Traveling together

Do we take our kids on big trips? Will they remember them? Is the hassle worth the outcome? In my heart I respond to all three: Yes!

Jackie remembers things she couldn’t possibly or shouldn’t under normal circumstances, from the age of one and a half or younger. It’s strange but I believe her.

When we started planning to travel to California, we thought of all possible combinations. Have only conrad travel over, or both of us pay a short visit, but I couldn’t possibly imagine visiting family and leaving Jackie home with my parents.

She is here. And she absorbs everything, and delights in everything. She gets tired and cranky and needy and whiny, like any toddler, but the majority of time, more than the average kid, she is happy, and willing and funny as snow.

It makes me sad to see loved ones struggle one way or another. And I realize, rather I remember those times when my mind was cloudy with worry, or exhaustion. Or I felt trapped in old ways, like skipping records, in relationships, jobs, housing/renting, routine, and we were yearning for change, yet we believed that I have reached the last level of success, yet we were dissatisfied.

I see Jackie so beautiful and smart and humble and ready to learn, to forgive, to be and do better. And sometimes I kick myself for being short with her, tired, dismissive, corrective. And I scramble to remember what did my parents do? They weren’t methodical and intentional, but they were faithful (true to themselves) and consistent.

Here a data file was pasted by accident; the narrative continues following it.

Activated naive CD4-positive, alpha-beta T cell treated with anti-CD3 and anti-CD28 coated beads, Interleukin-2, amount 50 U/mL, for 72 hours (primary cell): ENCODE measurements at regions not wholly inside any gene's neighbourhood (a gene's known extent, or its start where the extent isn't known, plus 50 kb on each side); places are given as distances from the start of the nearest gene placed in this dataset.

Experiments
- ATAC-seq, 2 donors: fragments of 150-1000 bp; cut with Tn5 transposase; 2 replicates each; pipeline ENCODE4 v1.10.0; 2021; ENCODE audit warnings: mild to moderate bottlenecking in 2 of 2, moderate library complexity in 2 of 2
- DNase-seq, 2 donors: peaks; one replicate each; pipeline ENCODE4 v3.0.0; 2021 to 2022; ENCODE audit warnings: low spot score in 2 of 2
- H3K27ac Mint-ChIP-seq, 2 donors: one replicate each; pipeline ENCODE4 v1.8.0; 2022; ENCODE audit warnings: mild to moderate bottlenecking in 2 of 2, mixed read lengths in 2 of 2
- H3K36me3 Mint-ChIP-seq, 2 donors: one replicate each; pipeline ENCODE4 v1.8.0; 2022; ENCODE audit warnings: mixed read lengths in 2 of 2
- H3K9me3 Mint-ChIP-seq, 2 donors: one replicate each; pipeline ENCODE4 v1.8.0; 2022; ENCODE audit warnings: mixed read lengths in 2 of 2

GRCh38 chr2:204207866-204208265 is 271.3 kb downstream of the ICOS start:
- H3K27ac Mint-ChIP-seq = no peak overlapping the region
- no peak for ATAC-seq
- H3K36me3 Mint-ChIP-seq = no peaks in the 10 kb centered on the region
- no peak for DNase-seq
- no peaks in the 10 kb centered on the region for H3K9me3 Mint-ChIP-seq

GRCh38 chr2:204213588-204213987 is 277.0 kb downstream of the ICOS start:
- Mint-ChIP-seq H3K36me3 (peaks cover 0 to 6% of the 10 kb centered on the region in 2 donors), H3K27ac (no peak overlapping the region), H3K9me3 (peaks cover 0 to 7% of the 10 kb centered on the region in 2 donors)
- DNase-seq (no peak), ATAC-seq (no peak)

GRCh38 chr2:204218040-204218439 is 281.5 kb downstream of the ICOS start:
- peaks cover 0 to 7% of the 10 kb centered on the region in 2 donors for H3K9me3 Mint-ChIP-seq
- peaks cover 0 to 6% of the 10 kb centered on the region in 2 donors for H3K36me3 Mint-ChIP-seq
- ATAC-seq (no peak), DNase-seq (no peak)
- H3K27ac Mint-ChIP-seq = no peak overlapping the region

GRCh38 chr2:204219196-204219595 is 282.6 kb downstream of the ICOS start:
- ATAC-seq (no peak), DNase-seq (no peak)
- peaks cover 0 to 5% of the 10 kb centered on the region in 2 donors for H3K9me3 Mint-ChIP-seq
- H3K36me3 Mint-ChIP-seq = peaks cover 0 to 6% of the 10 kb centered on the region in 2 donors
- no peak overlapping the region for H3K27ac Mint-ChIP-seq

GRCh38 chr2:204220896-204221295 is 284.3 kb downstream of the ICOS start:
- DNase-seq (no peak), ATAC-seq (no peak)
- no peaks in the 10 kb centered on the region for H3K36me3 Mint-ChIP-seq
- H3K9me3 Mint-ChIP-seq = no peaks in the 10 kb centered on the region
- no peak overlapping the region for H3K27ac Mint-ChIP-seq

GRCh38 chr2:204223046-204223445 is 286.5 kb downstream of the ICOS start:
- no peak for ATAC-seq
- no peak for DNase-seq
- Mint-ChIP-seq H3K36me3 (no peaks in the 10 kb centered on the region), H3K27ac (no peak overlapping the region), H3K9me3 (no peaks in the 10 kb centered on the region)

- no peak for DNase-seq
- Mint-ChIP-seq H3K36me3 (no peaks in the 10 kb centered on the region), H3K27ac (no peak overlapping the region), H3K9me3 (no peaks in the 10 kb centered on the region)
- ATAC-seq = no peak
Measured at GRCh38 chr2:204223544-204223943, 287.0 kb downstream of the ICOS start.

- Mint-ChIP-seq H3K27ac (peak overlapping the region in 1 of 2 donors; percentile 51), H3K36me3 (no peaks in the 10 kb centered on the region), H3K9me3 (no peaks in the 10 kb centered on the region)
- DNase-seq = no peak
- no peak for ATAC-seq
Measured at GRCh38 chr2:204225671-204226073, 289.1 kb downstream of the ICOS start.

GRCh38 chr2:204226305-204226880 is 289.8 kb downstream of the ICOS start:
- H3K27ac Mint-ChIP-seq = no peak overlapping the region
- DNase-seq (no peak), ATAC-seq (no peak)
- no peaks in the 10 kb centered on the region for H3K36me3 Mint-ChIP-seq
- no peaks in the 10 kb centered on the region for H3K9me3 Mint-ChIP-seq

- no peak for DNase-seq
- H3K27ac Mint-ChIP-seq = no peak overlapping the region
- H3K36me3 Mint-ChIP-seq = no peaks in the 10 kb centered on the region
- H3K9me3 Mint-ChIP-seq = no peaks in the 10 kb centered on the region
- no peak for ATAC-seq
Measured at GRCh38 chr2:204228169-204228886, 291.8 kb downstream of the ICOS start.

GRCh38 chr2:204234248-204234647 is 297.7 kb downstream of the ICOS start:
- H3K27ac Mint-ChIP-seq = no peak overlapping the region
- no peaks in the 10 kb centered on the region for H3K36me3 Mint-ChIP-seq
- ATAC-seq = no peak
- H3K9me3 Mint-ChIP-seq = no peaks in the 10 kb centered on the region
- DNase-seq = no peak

We make mistakes daily. And if there was a contest of evaluating each other as parents, many would probably wag their finger at us. Who knows. I’m eternally grateful for double parenting. We often correct each other, and even fight about parenting. In the end when we turn in for the night, we are still in the race, with our mind and heart.

So as I see Jackie look for validation and affirmation in us, and she delights in our opinion about her, our love for her, our approval, I can’t help but imagine her horizon expand. And her healthily drawing self worth from other places. Intellect, adventure, serving. So I jotted down some thoughts, about my own adolescence, that I want to pass on, to instill in her:

“Nobody can tell you who you are.
In the difficult years of adolescence
Read the Bible
Go to church camps
Build healthy friendships
Read the psalms
Pour over the proverbs.

You were created perfectly by God
He has a purpose for you
And you are a diamond in the rough
Constantly being shaped shined.

Embrace the journey.
Don’t run away from pain.
Let it pass through you
And transcend it.

We are your mom and Dad
Anywhere you’ll go
But you have your own life
Your own identity
Your own journey.

We were yours for a while
You were ours for a time.

And what a delightful time it is.”